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Night of Silence

posted Dec 22, 2012, 1:37 PM by Unknown user   [ updated Jan 20, 2013, 8:40 PM ]
Daniel Kantor is often referred to as a classic renaissance man: he an author, composer, musician, graphic designer and business strategist.  One of his many entrepreneurial successes includes Coda Music Software, which launched Finale, the world’s leading music publishing software that creates most sheet music you see today.  He is also one of about 100 crossword puzzle constructors selected by the New York Times to produce their daily puzzles. 

As a musician and composer, he is primarily known for a Christmas/Advent hymn he wrote in 1981 called Night of Silence.  It’s not only its publisher’s biggest selling holiday season sheet music, it’s been broadcast worldwide on PBS and NPR, performed and recorded by some of the world’s finest orchestras, choruses and singers, and made its way into most hymnals, including Breaking Bread for the first time.

If you’re unfamiliar with it, it’s embedded with an enchanting surprise – it’s a quodlibet – a Latin term that literally means “what pleases”.  Musically, a quodlibet is a partner song that can be sung simultaneously with another song.  Child of the Poor is another example of a quodlibet; meant to be sung with What Child Is This?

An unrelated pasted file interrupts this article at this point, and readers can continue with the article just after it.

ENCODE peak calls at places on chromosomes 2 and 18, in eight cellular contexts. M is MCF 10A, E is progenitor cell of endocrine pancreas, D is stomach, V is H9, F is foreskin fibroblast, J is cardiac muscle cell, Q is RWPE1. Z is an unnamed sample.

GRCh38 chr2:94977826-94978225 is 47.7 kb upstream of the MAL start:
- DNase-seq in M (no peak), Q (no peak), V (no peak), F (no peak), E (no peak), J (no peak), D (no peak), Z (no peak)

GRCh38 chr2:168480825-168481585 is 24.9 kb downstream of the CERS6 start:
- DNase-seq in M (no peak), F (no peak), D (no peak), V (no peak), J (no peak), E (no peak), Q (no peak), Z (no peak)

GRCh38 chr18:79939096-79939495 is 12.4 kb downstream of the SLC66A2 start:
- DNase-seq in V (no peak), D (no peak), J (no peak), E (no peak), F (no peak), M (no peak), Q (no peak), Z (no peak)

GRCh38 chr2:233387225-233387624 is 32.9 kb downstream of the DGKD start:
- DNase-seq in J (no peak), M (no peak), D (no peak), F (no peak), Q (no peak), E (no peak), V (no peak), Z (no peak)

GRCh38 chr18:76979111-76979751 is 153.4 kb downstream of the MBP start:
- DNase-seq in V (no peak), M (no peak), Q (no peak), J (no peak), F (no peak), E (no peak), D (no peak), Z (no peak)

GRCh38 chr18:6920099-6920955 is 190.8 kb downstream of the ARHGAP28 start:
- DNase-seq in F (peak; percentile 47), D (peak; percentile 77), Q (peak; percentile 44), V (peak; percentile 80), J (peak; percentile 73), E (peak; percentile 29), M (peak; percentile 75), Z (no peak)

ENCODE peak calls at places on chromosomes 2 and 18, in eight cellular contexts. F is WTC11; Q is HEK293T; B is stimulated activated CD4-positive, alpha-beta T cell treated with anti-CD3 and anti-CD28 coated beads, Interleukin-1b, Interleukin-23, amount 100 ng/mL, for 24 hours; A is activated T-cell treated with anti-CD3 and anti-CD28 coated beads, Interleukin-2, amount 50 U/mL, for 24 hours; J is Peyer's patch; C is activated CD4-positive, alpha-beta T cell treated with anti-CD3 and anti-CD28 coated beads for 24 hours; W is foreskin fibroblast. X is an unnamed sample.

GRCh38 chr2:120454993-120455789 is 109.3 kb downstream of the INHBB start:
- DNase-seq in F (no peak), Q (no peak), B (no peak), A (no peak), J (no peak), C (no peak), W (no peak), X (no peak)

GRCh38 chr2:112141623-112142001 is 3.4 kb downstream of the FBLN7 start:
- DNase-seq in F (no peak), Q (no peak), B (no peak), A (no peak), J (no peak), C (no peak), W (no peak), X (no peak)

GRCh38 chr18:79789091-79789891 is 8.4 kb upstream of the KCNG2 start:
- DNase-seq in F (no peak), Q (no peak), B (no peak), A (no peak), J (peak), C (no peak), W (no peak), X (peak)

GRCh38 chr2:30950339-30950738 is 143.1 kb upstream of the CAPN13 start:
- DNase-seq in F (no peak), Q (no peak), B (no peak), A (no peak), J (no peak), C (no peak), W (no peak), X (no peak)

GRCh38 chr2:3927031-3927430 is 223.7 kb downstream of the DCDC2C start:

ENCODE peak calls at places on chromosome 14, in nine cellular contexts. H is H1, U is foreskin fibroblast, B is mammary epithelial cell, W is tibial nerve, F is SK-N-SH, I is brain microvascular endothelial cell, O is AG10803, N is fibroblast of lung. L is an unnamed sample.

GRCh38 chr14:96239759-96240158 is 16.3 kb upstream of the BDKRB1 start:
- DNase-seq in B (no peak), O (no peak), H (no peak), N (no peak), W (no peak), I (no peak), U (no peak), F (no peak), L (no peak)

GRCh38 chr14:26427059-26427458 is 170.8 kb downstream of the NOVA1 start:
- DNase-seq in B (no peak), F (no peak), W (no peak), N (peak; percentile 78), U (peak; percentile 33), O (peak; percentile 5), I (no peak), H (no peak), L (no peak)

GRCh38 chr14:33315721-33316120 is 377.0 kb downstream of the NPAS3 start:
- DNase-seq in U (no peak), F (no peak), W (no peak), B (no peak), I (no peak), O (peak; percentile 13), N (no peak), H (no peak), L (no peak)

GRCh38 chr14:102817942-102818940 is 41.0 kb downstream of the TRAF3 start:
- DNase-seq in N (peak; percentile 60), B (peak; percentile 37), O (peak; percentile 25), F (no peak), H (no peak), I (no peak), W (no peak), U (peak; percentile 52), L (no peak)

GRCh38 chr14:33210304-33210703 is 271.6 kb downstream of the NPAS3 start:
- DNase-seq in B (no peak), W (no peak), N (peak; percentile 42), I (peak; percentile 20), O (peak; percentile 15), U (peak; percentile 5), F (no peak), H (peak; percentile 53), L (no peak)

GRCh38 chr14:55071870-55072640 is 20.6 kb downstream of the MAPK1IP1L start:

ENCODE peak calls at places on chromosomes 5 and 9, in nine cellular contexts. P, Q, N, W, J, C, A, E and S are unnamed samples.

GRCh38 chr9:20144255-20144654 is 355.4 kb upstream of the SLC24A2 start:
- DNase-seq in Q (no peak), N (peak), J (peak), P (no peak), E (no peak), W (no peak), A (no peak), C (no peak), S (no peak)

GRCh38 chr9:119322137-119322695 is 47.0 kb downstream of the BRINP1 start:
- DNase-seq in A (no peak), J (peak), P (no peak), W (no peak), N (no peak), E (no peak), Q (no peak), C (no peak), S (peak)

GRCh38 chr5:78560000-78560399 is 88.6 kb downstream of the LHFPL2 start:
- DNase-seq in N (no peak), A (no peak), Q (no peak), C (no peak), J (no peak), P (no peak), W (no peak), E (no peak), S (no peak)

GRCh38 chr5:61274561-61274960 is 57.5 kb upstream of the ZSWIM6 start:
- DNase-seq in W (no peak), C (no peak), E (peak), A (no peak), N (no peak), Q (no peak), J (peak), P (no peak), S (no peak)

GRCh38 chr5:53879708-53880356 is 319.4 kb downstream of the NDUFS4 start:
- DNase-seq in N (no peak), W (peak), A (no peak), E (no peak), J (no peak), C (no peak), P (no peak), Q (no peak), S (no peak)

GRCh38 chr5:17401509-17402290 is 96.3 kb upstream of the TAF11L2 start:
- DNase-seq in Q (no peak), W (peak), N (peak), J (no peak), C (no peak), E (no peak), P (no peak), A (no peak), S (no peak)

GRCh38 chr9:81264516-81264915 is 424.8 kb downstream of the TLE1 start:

Though it’s often referred to as a Christmas carol, Night of Silence was written for the season of Advent, a time of spiritual emptying, darkness, longing and anticipation.  Kantor explains the text “was inspired in part by the north woods of Wisconsin and the sparkle of freshly fallen snow in the moonlight of a sub-zero winter’s night.”  When it is combined with Silent Night, the effect of the two melodies together bridges the anticipation of Advent with the excitement of Christmas night and what’s to come…

Cold are the people, winter of life, We tremble in shadows this cold endless night,
Frozen in the snow lie roses sleeping, Flowers that will echo the sunrise,
Fire of hope is our only warmth, Weary, its flame will be dying soon...